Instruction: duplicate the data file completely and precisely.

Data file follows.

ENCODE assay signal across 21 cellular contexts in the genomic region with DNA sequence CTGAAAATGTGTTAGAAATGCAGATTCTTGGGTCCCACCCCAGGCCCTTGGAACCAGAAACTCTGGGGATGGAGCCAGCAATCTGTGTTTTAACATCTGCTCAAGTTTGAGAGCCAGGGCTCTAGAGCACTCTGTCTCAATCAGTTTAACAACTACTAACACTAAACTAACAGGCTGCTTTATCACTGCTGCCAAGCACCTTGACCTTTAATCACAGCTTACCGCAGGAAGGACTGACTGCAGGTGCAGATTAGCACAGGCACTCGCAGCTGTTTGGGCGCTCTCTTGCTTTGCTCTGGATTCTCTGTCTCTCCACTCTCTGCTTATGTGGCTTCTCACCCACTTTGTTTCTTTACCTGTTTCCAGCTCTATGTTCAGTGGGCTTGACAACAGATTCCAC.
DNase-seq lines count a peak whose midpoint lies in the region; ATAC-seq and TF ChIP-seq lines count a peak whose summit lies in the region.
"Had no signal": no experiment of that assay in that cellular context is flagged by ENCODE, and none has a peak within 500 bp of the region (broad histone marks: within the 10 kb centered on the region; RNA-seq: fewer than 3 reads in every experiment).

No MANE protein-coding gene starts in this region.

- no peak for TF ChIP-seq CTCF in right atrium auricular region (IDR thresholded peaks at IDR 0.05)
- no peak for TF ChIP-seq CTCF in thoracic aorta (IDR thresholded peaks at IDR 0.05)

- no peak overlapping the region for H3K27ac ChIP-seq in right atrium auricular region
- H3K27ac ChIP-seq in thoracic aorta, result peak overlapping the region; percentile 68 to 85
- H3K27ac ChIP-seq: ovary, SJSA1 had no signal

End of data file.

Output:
ENCODE assay signal across 21 cellular contexts in the genomic region with DNA sequence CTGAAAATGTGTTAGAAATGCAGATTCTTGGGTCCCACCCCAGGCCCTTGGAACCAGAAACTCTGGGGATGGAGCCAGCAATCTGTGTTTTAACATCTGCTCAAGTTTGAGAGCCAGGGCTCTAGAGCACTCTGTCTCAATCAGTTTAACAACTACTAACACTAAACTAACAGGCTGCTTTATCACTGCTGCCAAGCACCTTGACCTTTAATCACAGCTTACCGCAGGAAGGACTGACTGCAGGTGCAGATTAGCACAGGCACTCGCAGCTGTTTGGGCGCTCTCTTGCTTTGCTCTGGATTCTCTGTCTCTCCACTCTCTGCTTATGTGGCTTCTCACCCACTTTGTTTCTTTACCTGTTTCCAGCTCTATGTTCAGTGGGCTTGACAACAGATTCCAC.
DNase-seq lines count a peak whose midpoint lies in the region; ATAC-seq and TF ChIP-seq lines count a peak whose summit lies in the region.
"Had no signal": no experiment of that assay in that cellular context is flagged by ENCODE, and none has a peak within 500 bp of the region (broad histone marks: within the 10 kb centered on the region; RNA-seq: fewer than 3 reads in every experiment).

No MANE protein-coding gene starts in this region.

- no peak for TF ChIP-seq CTCF in right atrium auricular region (IDR thresholded peaks at IDR 0.05)
- no peak for TF ChIP-seq CTCF in thoracic aorta (IDR thresholded peaks at IDR 0.05)

- no peak overlapping the region for H3K27ac ChIP-seq in right atrium auricular region
- H3K27ac ChIP-seq in thoracic aorta, result peak overlapping the region; percentile 68 to 85
- H3K27ac ChIP-seq: ovary, SJSA1 had no signal